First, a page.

This Wednesday: Tips...for making conversation.
Every Wednesday is Tip Day.
This Wednesday: Tips…for making conversation.
Making polite conversation can be tough.
“So where do you live?”
“Really. I live on the upper east side.”
If, like me, out of shyness or boredom, you sometimes find yourself making several trips to the bathroom during a cocktail party, or desperately wishing that dessert were already cleared away, or searching your mind for anything to say while you're stuck in a situation with a stranger, here are some strategies to try:
Comment on a topic common to both of you: the food, the room, the occasion, the weather..
Ask open questions that can’t be answered with a single word, and after the person answers, don’t answer the same question about yourself, but follow up on what he or she has said.
Fine, you say, but what are some examples of open questions? Try these:
“What’s keeping you busy these days?” This is a good question if you’re talking to a person who doesn’t have an office job. It’s also helpful because it allows people to choose their focus (work, volunteer, family, hobby)—preferable to the inevitable “How’s work?”
A variant: “What are you working on these days?” This is a useful dodge if you ought to know what the person does for a living, but can’t remember.
“I didn’t get a chance to catch the news today. Did I miss anything interesting?”
“What brings you to this event?” or “How do you know our host?”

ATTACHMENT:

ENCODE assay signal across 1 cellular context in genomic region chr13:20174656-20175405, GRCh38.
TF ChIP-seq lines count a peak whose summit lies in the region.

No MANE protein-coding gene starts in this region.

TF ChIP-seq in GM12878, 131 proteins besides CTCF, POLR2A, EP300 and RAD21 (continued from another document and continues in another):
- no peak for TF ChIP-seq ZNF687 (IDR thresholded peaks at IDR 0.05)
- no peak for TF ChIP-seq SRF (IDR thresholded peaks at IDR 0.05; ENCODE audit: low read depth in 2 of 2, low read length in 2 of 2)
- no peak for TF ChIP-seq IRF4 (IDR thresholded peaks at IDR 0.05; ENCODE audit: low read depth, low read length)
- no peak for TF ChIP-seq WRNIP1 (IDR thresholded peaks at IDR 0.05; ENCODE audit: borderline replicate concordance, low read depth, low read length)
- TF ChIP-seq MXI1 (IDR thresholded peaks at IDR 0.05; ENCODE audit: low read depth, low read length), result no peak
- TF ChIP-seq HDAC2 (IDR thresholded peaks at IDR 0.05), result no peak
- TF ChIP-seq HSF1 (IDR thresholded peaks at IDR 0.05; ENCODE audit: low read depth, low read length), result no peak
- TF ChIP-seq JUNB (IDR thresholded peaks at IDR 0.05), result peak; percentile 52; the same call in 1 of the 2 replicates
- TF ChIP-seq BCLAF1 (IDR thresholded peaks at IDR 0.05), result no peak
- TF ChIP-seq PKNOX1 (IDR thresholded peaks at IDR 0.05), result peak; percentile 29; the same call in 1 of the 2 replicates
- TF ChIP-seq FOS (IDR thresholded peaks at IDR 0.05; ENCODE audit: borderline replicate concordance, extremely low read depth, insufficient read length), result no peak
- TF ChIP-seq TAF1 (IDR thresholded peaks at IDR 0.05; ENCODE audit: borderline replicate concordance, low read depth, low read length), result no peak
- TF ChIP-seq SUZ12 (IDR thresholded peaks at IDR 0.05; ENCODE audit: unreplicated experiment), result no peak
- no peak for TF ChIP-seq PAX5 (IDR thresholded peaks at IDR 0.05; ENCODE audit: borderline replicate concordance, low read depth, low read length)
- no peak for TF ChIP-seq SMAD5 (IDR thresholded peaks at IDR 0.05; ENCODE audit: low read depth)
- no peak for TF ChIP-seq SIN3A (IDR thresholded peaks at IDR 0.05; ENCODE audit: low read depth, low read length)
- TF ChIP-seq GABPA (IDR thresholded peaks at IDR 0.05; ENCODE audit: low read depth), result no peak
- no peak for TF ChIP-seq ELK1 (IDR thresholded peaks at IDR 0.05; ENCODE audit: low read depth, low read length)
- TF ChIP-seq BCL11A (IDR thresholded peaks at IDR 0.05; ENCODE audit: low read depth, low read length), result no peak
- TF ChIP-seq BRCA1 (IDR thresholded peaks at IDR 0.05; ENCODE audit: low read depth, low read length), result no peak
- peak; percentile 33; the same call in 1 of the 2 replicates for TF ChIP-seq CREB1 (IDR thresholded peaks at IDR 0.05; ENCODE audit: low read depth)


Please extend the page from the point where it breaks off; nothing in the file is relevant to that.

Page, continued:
“What newspapers and magazines do you subscribe to? What internet sites do you visit regularly?” This question often reveals a hidden passion.
If you ask or are asked “Where are you from?” an interesting and natural follow-up question is, “What would your life be like if you still lived there?”
Personally, I’m annoyed when people automatically steer the conversation to kids. But an interesting question on this topic is “Have you decided to do anything very differently from the way you were raised?"
A friend of mine asks a very provocative question: “Tell me something about yourself that most other people don’t know.” Intriguing, but I’ve never dared to do it.
Now, what to do if the conversation is just not working? Try admitting it! “We’re really working hard, aren’t we?” or “It’s frustrating—I’m sure we have interests in common, but we’re having a hard time finding them.” Clearly this is a desperate measure, but sometimes it works
But if I’m bored by a conversation, I admonish myself to try harder by remembering the line from La Rochefoucald: We are always bored by those whom we bore.